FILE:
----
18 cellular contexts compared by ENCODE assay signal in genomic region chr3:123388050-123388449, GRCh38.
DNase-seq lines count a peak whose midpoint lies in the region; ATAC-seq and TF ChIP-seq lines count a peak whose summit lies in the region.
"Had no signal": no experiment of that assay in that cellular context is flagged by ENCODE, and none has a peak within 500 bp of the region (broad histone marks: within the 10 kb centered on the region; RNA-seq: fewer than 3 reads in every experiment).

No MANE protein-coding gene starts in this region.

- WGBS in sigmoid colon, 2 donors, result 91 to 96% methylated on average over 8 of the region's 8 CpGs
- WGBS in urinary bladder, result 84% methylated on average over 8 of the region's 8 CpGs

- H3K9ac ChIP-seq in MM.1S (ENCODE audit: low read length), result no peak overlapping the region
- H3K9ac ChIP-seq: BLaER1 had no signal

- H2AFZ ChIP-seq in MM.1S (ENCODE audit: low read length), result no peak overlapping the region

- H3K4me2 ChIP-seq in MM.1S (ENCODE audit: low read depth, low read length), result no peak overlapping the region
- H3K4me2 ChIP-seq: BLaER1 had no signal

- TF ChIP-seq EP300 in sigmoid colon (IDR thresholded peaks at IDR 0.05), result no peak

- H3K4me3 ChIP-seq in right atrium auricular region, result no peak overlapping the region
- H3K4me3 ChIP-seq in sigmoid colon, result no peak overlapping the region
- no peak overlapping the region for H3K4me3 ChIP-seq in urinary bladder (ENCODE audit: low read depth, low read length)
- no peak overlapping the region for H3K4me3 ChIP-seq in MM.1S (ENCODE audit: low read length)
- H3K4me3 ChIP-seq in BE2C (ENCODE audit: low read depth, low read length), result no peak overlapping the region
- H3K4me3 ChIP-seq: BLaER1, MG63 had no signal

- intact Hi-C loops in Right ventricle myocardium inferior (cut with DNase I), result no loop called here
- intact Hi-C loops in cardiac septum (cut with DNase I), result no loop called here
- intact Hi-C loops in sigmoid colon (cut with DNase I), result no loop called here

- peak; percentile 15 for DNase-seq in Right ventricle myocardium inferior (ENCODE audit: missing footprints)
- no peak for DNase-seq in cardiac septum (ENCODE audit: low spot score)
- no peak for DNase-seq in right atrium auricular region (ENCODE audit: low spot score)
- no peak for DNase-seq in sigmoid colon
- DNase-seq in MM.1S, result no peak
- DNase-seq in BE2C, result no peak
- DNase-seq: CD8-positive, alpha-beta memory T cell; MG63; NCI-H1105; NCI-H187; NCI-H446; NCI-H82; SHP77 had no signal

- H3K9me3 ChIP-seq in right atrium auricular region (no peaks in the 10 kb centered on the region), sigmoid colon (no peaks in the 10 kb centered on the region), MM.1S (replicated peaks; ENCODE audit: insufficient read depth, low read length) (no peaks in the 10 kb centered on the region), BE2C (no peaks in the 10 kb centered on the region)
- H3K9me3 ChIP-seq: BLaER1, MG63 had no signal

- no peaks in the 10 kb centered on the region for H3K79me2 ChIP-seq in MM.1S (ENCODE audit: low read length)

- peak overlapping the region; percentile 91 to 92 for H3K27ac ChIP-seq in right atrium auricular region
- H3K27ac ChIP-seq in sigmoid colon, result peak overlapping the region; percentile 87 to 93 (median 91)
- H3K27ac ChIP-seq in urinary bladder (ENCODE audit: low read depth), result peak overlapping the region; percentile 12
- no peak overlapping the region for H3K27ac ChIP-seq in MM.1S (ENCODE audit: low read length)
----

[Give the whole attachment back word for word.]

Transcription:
18 cellular contexts compared by ENCODE assay signal in genomic region chr3:123388050-123388449, GRCh38.
DNase-seq lines count a peak whose midpoint lies in the region; ATAC-seq and TF ChIP-seq lines count a peak whose summit lies in the region.
"Had no signal": no experiment of that assay in that cellular context is flagged by ENCODE, and none has a peak within 500 bp of the region (broad histone marks: within the 10 kb centered on the region; RNA-seq: fewer than 3 reads in every experiment).

No MANE protein-coding gene starts in this region.

- WGBS in sigmoid colon, 2 donors, result 91 to 96% methylated on average over 8 of the region's 8 CpGs
- WGBS in urinary bladder, result 84% methylated on average over 8 of the region's 8 CpGs

- H3K9ac ChIP-seq in MM.1S (ENCODE audit: low read length), result no peak overlapping the region
- H3K9ac ChIP-seq: BLaER1 had no signal

- H2AFZ ChIP-seq in MM.1S (ENCODE audit: low read length), result no peak overlapping the region

- H3K4me2 ChIP-seq in MM.1S (ENCODE audit: low read depth, low read length), result no peak overlapping the region
- H3K4me2 ChIP-seq: BLaER1 had no signal

- TF ChIP-seq EP300 in sigmoid colon (IDR thresholded peaks at IDR 0.05), result no peak

- H3K4me3 ChIP-seq in right atrium auricular region, result no peak overlapping the region
- H3K4me3 ChIP-seq in sigmoid colon, result no peak overlapping the region
- no peak overlapping the region for H3K4me3 ChIP-seq in urinary bladder (ENCODE audit: low read depth, low read length)
- no peak overlapping the region for H3K4me3 ChIP-seq in MM.1S (ENCODE audit: low read length)
- H3K4me3 ChIP-seq in BE2C (ENCODE audit: low read depth, low read length), result no peak overlapping the region
- H3K4me3 ChIP-seq: BLaER1, MG63 had no signal

- intact Hi-C loops in Right ventricle myocardium inferior (cut with DNase I), result no loop called here
- intact Hi-C loops in cardiac septum (cut with DNase I), result no loop called here
- intact Hi-C loops in sigmoid colon (cut with DNase I), result no loop called here

- peak; percentile 15 for DNase-seq in Right ventricle myocardium inferior (ENCODE audit: missing footprints)
- no peak for DNase-seq in cardiac septum (ENCODE audit: low spot score)
- no peak for DNase-seq in right atrium auricular region (ENCODE audit: low spot score)
- no peak for DNase-seq in sigmoid colon
- DNase-seq in MM.1S, result no peak
- DNase-seq in BE2C, result no peak
- DNase-seq: CD8-positive, alpha-beta memory T cell; MG63; NCI-H1105; NCI-H187; NCI-H446; NCI-H82; SHP77 had no signal

- H3K9me3 ChIP-seq in right atrium auricular region (no peaks in the 10 kb centered on the region), sigmoid colon (no peaks in the 10 kb centered on the region), MM.1S (replicated peaks; ENCODE audit: insufficient read depth, low read length) (no peaks in the 10 kb centered on the region), BE2C (no peaks in the 10 kb centered on the region)
- H3K9me3 ChIP-seq: BLaER1, MG63 had no signal

- no peaks in the 10 kb centered on the region for H3K79me2 ChIP-seq in MM.1S (ENCODE audit: low read length)

- peak overlapping the region; percentile 91 to 92 for H3K27ac ChIP-seq in right atrium auricular region
- H3K27ac ChIP-seq in sigmoid colon, result peak overlapping the region; percentile 87 to 93 (median 91)
- H3K27ac ChIP-seq in urinary bladder (ENCODE audit: low read depth), result peak overlapping the region; percentile 12
- no peak overlapping the region for H3K27ac ChIP-seq in MM.1S (ENCODE audit: low read length)